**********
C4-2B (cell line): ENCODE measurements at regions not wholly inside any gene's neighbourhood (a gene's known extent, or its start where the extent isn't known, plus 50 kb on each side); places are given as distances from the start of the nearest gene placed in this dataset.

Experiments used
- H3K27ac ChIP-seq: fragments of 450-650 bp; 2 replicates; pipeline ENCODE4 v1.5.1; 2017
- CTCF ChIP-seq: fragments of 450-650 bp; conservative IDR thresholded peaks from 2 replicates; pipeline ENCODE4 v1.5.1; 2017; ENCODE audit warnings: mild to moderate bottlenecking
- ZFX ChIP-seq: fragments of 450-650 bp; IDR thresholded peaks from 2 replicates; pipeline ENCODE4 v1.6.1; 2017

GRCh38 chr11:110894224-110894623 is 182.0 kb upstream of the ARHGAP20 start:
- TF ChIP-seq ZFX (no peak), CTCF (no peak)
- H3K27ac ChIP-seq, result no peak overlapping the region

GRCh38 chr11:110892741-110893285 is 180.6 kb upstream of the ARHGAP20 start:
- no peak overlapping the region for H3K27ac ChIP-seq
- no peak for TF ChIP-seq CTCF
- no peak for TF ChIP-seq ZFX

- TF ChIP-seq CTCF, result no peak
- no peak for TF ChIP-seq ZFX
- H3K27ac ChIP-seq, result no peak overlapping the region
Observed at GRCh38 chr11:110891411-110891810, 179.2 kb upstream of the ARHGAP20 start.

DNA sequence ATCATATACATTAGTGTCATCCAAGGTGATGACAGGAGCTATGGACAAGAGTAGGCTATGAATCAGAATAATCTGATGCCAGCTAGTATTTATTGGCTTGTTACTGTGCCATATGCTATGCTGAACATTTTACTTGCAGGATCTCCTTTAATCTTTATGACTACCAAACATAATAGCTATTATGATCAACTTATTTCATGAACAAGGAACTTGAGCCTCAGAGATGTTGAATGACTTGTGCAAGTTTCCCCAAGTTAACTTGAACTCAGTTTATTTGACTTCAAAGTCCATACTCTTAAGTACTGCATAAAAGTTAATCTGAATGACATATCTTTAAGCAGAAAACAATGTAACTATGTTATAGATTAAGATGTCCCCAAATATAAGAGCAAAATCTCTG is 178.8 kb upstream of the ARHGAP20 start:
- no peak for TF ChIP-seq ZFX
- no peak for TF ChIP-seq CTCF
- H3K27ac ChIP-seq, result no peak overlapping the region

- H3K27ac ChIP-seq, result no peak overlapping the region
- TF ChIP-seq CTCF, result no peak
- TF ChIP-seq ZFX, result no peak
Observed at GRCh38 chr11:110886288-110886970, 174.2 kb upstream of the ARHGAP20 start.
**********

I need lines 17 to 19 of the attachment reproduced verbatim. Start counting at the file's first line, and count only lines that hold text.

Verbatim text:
DNA sequence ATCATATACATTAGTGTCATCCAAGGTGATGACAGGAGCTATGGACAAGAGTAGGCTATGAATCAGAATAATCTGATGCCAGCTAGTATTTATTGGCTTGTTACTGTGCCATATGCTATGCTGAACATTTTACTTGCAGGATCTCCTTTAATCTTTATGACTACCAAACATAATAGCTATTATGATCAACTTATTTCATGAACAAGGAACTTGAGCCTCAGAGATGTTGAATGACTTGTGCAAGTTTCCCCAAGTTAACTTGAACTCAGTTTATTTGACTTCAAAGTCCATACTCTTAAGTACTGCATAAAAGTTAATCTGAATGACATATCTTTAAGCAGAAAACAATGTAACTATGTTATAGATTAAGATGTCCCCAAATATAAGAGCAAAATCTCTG is 178.8 kb upstream of the ARHGAP20 start:
- no peak for TF ChIP-seq ZFX
- no peak for TF ChIP-seq CTCF